By Anne T. Sulton, Ph.D., J.D.
JA Senior International Correspondent
Droughts are a sign and symptom of climate change. The USA’s National Centers for Environmental Information at the National Oceanic and Atmospheric Administration (NOAA) reports that “Scientists often refer to drought as a ‘creeping disaster.’”
The Center for Climate and Energy Solutions explains that climate change contributes to drought because soil evaporation occurs as temperatures rise.
NOAA’s National Weather Service identifies four types of drought: meteorological (measure of departure of precipitation from normal); agricultural (amount of moisture in the soil no longer sufficient for certain crops); hydrological (surface and subsurface water supplies are below normal); and socioeconomic (physical water shortages affect people). NOAA explains that “The severity of the drought depends upon the degree of moisture deficiency, the duration, and the size of the affected area.”
According to the drought maps issued by the University of Nebraska-Lincoln (UNL), more than half the lands west of the USA’s mighty Mississippi River currently are suffering severe, extreme, or exceptional droughts.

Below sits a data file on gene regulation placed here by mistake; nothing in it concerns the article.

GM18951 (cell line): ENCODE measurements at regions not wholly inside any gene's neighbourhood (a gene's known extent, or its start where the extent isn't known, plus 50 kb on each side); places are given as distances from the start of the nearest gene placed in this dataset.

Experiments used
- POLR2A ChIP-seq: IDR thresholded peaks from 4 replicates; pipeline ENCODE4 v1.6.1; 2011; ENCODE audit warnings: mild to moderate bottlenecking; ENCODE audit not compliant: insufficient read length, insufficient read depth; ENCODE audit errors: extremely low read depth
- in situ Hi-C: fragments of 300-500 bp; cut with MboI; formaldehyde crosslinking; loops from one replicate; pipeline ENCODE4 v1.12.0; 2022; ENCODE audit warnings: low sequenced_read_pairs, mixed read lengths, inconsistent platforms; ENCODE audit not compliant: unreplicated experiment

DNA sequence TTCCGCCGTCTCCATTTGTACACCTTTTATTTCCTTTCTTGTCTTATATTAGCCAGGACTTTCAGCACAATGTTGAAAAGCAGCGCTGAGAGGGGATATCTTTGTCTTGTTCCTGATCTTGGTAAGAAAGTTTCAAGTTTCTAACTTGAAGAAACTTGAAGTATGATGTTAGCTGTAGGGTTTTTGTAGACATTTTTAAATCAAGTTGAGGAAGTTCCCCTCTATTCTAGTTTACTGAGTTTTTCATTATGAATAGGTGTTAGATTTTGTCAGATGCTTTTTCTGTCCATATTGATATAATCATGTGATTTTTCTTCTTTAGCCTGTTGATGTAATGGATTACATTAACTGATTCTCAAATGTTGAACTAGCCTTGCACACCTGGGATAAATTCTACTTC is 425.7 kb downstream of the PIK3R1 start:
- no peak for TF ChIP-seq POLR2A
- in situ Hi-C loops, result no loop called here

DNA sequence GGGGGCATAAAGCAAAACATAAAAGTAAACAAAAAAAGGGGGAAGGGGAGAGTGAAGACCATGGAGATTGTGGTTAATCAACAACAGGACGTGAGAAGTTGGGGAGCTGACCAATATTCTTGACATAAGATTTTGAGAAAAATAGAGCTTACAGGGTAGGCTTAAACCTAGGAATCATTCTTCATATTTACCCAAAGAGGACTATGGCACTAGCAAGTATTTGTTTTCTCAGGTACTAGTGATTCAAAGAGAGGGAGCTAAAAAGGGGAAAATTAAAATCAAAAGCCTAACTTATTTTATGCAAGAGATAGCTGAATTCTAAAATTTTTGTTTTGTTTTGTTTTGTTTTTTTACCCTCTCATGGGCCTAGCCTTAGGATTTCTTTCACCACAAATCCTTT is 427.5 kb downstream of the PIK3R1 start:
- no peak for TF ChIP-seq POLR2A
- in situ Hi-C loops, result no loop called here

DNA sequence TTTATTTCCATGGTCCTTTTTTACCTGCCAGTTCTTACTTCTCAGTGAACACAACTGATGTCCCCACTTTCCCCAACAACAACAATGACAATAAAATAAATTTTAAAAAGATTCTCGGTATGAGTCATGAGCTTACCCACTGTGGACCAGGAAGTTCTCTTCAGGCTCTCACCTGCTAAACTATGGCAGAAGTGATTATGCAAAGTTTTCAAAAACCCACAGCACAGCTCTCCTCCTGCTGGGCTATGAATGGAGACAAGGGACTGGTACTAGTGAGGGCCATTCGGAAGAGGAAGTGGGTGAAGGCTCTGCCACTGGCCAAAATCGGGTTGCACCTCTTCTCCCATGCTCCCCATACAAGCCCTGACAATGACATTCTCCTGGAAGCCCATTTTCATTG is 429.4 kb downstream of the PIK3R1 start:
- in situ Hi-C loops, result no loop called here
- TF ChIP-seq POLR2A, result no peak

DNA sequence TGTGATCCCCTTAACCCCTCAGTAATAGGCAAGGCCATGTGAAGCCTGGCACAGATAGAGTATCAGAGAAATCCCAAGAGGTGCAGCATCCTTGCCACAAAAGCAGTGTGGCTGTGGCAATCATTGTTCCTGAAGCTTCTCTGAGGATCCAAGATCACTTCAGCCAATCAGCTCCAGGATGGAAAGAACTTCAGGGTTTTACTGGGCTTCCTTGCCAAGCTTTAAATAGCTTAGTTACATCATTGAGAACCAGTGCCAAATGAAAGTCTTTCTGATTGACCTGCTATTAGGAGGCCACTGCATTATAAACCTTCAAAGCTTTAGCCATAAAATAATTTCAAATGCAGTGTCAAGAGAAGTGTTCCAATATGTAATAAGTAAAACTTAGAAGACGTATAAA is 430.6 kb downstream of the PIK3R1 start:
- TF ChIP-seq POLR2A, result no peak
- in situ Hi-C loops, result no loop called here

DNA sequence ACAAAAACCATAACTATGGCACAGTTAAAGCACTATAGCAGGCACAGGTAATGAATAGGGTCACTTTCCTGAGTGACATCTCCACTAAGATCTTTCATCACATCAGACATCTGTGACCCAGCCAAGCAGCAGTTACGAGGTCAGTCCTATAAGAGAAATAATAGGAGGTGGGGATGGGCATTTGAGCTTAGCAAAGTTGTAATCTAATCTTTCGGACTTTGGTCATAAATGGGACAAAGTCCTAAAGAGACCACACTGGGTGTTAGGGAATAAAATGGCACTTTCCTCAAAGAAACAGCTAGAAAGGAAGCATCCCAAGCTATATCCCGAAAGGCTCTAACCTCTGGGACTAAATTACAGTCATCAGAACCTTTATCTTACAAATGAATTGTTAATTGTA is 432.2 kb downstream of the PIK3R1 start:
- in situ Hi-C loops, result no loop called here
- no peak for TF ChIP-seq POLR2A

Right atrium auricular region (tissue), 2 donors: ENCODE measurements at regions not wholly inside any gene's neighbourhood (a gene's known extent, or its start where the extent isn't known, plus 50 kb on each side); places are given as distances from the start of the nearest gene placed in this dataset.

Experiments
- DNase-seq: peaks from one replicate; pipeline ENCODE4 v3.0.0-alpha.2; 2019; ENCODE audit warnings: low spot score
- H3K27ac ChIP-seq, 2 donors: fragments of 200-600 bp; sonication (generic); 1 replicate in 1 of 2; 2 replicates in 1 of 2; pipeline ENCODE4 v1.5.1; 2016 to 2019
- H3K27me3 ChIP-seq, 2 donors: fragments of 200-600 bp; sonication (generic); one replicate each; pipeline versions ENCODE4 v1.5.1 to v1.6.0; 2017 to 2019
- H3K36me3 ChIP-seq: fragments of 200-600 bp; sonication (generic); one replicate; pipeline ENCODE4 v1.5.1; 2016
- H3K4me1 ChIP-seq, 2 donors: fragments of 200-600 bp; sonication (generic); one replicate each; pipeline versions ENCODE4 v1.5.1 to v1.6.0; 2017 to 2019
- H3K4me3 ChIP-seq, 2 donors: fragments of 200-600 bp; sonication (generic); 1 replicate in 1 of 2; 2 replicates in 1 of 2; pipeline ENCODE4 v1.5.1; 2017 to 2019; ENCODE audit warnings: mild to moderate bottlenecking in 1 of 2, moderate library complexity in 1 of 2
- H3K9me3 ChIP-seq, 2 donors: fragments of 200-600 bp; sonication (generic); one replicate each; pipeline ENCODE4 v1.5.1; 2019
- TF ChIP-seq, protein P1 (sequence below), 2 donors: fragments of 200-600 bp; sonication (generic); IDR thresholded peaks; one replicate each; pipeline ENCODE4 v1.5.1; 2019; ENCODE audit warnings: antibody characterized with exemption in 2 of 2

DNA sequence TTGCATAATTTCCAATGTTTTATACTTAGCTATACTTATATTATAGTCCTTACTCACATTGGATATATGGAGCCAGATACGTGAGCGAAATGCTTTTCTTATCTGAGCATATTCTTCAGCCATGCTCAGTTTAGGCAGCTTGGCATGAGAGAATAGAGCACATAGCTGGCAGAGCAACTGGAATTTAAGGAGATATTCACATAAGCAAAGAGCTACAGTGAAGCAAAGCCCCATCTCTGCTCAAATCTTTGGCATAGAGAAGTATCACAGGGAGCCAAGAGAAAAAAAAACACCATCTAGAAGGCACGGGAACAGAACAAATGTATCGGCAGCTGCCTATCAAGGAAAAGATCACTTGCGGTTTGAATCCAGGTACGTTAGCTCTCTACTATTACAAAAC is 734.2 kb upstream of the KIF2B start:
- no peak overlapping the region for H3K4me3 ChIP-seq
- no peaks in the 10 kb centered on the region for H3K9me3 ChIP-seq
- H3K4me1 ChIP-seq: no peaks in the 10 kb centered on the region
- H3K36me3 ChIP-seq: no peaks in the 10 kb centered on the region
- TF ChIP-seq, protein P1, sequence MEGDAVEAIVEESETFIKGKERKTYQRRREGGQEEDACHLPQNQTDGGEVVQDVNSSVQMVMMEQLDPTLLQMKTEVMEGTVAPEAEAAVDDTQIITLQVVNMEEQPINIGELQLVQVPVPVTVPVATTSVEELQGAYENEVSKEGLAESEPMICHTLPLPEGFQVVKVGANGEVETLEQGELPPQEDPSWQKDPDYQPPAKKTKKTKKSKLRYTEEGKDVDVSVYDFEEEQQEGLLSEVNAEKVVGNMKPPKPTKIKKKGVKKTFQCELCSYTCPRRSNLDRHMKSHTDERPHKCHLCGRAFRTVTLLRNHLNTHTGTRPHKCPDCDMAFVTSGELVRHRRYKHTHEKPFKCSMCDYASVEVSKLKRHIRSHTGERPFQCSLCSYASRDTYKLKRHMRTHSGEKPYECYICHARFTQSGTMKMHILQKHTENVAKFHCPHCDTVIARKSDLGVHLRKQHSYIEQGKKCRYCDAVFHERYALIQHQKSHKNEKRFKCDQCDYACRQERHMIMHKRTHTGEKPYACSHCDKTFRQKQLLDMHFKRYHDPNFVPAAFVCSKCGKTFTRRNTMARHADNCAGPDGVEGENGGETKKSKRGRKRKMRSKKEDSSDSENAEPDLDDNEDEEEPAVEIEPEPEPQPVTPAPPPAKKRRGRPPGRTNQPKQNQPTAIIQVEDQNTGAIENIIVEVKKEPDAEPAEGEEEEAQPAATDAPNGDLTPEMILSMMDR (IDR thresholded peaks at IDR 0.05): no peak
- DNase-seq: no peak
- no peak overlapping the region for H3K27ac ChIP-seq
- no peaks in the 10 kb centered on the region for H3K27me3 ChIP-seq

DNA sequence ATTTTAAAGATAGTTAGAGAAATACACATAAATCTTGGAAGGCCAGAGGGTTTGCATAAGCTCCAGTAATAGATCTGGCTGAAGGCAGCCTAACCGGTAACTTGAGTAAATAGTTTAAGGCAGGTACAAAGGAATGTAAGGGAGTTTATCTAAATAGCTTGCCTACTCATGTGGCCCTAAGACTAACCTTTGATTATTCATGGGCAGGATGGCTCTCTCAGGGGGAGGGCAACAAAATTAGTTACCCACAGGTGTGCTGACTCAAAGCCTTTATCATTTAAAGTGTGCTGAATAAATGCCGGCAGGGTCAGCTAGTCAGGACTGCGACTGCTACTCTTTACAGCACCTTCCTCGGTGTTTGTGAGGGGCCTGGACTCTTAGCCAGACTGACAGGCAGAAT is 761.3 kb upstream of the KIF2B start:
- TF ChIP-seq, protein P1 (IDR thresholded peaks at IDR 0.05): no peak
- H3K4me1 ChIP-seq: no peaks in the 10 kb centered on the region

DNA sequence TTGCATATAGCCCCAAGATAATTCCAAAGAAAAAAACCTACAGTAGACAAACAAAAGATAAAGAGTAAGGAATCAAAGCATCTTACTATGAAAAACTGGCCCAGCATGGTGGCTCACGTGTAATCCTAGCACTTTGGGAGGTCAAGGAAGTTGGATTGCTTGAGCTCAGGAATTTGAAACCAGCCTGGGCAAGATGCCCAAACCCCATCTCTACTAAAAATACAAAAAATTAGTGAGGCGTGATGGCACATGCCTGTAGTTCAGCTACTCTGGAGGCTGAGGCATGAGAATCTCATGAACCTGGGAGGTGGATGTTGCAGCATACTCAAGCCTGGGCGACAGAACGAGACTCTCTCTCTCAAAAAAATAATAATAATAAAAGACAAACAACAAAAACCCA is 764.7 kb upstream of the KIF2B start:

Nearly a third of California currently is experiencing extreme or exceptional drought. This matters, in part, because California is the USA’s largest agricultural producer. According to UNL, among the effects of this drought are:
- Water shortages are increasing
- Surface water is decreasing
- Water wells are running dry
- Wetlands are drying
- Water quality is decreasing
- Many crops are not planted
- Planted crops yields are low
- Number and extent of wildfires are increasing
- Forest mortality is increasing
- Foods needed for wildlife survival are decreasing
- Fish are being rescued and relocated
- Water needed for hydropower facilities is decreasing
- Unemployment among agricultural workers is increasing
- West Nile disease outbreaks are increasing
When – by what date certain – will we realize that droughts now are widespread and water conservation is an essential component of any effort to address the droughts?